Operator got crane height wrong. Bridge took near $2 million hitWritten by Nick Blenkey
In another report on an unhappy meeting between a crane on a barge and a bridge, the NTSB says that an incorrect estimate of a crane’s boom height led to contact with the Houma Twin Span Bridge last year. On March 6, 2022, the towing vessel Robert Cenac was transiting the Gulf Intracoastal Waterway, pushing the crane barge Mr. Dawg and another deck barge.
While attempting to pass beneath the Houma Twin Span Bridge, the crane aboard Mr. Dawg contacted the bridge span. Eastbound vehicle traffic, which is estimated at nearly 30,000 vehicle a day, was reduced from two lanes to one for 10 days. No injuries or pollution were reported. The contact resulted in $1.5 to $2 million in damages to the bridge.
The day before the contact, Sealevel Construction contracted with Al Cenac Towing to charter the Robert Cenac to tow the crane barge Mr. Dawg and a deck barge from Houma to Clovelly, La. Despite being asked at least twice about the height of the crane by the towboat operator before departure, Sealevel did not provide Al Cenac Towing with a verified crane height.
Without a verified crane boom height, the captain of the Robert Cenac estimated the total air draft of the tow, assuming the barge spuds to be a standard 50 feet high and then estimating the portion of the crane boom above the spuds at 10 feet, for a total air draft of “roughly 60 feet.” However, the raised spuds on the Mr. Dawg had an air draft of about 56 feet, not 50 feet as the captain assumed. The captain was also judging the height in the dark, which most likely affected his ability to accurately determine the boom’s distance above the spuds.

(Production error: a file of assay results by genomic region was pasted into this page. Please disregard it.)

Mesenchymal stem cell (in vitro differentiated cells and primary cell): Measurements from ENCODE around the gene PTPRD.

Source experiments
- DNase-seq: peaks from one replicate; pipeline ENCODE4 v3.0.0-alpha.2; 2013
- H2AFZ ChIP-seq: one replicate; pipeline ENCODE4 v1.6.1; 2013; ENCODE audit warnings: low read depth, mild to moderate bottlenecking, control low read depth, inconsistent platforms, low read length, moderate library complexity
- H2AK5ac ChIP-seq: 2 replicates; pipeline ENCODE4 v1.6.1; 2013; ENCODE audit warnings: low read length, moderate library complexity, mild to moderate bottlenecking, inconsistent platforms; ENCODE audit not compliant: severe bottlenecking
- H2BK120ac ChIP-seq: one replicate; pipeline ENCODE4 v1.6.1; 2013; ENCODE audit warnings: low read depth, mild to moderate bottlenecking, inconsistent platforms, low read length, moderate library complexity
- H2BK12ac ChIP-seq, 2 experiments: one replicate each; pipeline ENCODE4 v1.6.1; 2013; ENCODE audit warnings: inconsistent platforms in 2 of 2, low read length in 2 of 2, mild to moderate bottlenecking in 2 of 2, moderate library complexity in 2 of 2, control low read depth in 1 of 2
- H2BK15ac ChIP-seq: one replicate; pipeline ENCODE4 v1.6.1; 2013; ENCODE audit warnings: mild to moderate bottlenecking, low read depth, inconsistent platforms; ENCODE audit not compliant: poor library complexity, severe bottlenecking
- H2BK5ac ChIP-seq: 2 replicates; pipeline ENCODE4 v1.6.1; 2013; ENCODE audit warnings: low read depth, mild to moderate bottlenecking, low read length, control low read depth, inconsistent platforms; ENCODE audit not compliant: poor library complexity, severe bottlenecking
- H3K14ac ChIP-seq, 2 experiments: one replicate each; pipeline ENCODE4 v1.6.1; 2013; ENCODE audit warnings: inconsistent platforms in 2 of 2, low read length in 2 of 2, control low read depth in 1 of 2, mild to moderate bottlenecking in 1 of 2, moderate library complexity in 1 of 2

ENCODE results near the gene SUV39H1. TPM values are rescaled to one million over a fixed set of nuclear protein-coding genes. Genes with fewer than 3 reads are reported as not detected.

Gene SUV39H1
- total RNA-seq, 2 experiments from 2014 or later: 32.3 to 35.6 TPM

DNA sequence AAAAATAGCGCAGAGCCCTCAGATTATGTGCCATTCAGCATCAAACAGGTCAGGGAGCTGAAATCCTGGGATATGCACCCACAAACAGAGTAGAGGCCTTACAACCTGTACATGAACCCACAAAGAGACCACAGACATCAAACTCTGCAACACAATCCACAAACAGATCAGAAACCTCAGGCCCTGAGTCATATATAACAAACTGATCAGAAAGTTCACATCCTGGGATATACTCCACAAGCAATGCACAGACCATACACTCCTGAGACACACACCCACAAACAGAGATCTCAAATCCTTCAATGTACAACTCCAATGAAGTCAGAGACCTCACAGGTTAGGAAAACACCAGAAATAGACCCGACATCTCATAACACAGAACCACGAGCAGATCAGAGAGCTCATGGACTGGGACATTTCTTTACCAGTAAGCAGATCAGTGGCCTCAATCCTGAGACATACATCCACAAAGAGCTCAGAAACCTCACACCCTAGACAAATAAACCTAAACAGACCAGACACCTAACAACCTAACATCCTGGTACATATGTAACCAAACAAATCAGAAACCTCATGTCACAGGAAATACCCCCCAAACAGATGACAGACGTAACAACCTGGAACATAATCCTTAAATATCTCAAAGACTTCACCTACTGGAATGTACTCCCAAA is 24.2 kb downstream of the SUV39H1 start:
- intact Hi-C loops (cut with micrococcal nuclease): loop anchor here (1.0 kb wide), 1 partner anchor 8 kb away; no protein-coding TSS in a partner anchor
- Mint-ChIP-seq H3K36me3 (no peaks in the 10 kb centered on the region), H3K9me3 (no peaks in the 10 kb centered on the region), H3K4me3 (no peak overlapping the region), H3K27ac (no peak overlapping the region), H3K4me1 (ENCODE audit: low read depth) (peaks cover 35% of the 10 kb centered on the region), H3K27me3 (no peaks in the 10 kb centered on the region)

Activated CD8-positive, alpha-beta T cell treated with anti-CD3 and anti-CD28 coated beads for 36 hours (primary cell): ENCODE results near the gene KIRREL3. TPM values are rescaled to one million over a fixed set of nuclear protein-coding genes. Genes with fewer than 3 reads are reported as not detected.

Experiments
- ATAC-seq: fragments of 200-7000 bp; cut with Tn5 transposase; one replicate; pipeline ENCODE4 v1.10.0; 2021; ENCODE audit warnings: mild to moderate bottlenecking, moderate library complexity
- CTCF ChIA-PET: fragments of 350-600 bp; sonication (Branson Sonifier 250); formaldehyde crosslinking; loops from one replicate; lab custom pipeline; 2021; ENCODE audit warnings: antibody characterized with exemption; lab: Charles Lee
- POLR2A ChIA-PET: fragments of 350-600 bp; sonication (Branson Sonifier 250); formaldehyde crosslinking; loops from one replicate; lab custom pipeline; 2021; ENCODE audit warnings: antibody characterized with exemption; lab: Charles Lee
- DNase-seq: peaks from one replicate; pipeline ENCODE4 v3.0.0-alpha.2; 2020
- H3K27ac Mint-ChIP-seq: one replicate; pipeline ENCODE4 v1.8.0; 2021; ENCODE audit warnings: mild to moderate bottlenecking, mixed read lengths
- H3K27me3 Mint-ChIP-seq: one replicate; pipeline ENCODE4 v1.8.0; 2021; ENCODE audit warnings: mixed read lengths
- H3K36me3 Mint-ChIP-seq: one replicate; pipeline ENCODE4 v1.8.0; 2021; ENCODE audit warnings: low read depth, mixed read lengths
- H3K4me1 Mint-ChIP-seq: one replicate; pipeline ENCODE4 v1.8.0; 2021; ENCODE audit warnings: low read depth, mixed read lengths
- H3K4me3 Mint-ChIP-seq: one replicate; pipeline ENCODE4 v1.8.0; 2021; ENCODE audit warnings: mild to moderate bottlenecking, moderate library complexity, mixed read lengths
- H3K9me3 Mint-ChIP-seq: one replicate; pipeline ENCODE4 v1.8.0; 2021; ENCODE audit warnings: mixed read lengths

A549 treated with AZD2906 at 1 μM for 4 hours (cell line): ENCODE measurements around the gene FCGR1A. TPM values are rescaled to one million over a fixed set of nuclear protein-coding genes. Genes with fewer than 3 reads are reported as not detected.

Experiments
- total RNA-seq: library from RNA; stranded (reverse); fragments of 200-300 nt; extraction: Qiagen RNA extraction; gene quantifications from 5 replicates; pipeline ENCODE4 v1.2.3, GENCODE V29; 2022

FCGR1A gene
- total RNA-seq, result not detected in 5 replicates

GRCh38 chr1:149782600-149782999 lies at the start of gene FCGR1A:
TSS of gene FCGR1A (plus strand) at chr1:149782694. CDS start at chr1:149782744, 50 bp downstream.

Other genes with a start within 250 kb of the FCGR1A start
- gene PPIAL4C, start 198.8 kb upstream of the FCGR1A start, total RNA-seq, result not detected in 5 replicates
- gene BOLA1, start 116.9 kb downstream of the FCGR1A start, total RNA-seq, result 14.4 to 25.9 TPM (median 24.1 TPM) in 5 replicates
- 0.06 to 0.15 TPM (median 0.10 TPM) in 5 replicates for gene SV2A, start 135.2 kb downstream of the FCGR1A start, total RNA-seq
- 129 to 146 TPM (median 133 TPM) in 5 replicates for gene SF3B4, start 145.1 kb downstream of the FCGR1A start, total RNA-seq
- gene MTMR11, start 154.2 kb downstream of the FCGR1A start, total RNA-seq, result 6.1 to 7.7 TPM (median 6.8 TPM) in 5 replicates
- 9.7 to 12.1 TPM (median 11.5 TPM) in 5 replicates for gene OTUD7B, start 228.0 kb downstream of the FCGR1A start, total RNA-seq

The NTSB determined the probable cause of the contact was the tow captain’s incorrect estimate of the crane boom height and his decision to depart before getting a confirmed height from the crane barge owner. Contributing to the incident was the crane barge owner not providing the accurate air draft information to the tow company.
“Tow operators are required to know the air draft of their vessel and tows and should not make assumptions,” the report said. “As the NTSB has recommended before, tow operators should have a detailed voyage plan with specific information concerning/about all known risks, including calculated overhead clearance limitations for tows. In this case, the captain should have waited to get underway until the exact air draft of the tow was established.”
The NTSB also previously recommended the Occupational Safety and Health Administration revise regulations to address “the placement and securing of crane booms for transit to and from marine construction and other sites.” OSHA declined to amend the regulations.
“When operating in higher risk conditions, operators should ensure that they have the most accurate and objective data before getting underway,” the report said. “Bridges pose a risk to vessels and tows with high air drafts. Owners and operators should develop voyage plans that assess operational risks and hazards, to include air draft relative to bridge vertical clearances along the intended route.”